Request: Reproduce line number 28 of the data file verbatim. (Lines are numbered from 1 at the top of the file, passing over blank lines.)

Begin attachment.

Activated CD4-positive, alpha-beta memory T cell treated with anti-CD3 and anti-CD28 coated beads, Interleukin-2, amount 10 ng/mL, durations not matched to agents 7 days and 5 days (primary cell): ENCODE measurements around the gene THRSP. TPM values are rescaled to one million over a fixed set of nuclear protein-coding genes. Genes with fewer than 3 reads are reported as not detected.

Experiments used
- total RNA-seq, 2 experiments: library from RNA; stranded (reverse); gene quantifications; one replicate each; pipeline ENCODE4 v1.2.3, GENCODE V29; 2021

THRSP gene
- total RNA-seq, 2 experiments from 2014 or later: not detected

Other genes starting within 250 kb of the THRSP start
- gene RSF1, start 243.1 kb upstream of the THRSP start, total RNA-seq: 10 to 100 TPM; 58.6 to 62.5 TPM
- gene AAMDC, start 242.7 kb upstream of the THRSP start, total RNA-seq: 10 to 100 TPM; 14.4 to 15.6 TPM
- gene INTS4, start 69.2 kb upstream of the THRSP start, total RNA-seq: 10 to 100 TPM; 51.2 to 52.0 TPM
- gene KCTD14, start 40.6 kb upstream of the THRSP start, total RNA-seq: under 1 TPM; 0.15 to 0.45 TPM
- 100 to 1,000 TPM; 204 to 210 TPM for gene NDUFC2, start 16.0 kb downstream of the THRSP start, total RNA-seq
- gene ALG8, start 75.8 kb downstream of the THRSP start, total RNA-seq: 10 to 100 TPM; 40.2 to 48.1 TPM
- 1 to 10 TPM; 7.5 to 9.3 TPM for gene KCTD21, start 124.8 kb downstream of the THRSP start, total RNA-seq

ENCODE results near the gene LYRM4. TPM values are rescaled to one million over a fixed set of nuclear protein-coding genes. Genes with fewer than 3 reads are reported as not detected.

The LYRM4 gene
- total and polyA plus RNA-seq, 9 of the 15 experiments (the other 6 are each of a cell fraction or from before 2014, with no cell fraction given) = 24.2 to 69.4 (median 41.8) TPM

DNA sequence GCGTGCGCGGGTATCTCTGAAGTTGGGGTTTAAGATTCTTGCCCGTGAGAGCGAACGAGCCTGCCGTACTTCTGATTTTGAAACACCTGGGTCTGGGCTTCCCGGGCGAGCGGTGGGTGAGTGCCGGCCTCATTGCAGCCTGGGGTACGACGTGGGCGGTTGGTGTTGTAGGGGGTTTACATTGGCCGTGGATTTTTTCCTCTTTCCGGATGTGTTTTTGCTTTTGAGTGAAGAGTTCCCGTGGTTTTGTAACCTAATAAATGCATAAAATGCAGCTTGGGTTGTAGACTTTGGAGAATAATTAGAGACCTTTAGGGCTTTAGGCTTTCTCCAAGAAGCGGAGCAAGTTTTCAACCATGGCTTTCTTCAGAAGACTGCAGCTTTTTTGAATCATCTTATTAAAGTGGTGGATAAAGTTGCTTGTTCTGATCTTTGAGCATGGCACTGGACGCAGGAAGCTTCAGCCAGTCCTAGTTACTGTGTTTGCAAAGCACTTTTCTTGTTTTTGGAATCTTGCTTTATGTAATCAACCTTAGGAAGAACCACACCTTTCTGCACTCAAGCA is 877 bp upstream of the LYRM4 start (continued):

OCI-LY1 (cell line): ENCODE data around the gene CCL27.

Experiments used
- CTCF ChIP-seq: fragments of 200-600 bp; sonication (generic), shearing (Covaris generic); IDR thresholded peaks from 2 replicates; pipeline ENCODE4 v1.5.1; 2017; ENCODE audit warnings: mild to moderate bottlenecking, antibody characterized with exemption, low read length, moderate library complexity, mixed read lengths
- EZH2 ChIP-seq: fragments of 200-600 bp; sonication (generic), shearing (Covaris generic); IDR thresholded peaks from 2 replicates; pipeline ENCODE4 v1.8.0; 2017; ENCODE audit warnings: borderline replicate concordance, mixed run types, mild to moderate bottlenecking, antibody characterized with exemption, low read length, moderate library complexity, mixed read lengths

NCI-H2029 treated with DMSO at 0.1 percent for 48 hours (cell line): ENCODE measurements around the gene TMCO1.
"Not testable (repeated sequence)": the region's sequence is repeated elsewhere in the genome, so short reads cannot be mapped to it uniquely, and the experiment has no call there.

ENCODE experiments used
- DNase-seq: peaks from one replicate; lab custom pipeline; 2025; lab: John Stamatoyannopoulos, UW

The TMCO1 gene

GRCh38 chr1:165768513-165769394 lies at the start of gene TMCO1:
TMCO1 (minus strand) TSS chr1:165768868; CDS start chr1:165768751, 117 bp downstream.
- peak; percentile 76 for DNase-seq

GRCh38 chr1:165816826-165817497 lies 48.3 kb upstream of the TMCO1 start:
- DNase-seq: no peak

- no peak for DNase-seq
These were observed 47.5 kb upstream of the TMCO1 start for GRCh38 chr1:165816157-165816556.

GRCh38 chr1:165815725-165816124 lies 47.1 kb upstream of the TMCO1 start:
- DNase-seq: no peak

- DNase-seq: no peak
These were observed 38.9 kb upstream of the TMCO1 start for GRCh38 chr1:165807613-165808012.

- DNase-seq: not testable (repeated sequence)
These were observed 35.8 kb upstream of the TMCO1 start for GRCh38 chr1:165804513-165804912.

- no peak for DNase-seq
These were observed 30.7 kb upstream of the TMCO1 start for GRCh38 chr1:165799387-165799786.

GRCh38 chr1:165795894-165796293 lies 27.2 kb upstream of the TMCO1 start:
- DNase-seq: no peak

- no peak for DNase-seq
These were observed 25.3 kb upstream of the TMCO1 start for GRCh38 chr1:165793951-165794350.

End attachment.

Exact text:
TMCO1 (minus strand) TSS chr1:165768868; CDS start chr1:165768751, 117 bp downstream.